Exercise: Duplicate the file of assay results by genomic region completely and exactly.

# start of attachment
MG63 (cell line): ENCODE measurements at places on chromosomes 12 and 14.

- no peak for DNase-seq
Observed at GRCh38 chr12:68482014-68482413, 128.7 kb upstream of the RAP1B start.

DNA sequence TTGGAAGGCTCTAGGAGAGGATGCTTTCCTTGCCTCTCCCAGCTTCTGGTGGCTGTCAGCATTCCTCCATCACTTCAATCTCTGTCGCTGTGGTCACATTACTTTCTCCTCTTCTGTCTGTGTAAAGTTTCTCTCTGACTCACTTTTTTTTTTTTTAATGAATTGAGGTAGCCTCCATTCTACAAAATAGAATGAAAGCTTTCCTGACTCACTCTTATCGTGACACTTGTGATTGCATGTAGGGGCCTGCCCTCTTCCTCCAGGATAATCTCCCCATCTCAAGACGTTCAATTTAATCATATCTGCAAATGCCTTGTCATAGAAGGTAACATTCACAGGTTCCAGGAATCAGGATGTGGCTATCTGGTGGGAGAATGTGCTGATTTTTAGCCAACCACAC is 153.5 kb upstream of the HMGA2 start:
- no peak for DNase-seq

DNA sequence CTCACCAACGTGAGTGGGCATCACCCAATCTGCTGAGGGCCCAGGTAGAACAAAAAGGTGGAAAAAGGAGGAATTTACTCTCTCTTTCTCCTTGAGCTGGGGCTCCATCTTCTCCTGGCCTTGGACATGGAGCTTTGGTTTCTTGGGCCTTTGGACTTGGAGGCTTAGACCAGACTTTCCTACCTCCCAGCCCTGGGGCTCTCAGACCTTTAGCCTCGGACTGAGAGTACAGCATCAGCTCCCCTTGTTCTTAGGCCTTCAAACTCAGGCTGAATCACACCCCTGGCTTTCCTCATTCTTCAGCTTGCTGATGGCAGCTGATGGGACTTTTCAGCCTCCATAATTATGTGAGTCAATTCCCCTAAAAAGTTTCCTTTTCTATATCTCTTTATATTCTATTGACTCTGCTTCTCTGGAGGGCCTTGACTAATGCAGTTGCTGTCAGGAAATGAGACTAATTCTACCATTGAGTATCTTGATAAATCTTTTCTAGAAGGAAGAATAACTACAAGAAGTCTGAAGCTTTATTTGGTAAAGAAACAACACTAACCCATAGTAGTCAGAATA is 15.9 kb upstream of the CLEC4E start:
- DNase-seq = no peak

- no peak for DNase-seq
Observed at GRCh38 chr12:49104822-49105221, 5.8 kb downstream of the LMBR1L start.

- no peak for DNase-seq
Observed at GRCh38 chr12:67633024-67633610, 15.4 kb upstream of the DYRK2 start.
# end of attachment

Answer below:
MG63 (cell line): ENCODE measurements at places on chromosomes 12 and 14.

- no peak for DNase-seq
Observed at GRCh38 chr12:68482014-68482413, 128.7 kb upstream of the RAP1B start.

DNA sequence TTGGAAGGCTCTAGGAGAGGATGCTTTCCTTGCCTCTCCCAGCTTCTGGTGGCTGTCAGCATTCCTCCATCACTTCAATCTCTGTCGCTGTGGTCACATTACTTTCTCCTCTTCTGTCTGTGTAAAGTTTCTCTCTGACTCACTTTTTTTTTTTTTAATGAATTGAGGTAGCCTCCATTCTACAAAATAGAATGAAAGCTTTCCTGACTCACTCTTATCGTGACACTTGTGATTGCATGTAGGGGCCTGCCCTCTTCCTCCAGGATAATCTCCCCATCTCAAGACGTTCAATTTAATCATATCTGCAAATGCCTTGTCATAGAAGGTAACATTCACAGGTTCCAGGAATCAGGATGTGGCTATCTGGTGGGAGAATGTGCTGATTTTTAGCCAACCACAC is 153.5 kb upstream of the HMGA2 start:
- no peak for DNase-seq

DNA sequence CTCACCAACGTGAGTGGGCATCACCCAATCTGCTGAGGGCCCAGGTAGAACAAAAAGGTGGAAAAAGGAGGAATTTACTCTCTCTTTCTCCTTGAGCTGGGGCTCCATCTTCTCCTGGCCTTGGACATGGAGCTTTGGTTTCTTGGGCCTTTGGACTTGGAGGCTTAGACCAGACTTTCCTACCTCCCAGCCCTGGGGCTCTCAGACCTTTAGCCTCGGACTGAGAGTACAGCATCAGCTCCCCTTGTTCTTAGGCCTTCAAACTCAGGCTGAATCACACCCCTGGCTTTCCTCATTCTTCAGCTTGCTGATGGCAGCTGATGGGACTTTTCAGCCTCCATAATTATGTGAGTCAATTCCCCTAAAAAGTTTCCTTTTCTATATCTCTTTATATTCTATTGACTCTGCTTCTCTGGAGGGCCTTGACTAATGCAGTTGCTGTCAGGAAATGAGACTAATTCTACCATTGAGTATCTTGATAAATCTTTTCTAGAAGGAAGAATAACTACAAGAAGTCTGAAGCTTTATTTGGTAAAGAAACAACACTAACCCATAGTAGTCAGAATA is 15.9 kb upstream of the CLEC4E start:
- DNase-seq = no peak

- no peak for DNase-seq
Observed at GRCh38 chr12:49104822-49105221, 5.8 kb downstream of the LMBR1L start.

- no peak for DNase-seq
Observed at GRCh38 chr12:67633024-67633610, 15.4 kb upstream of the DYRK2 start.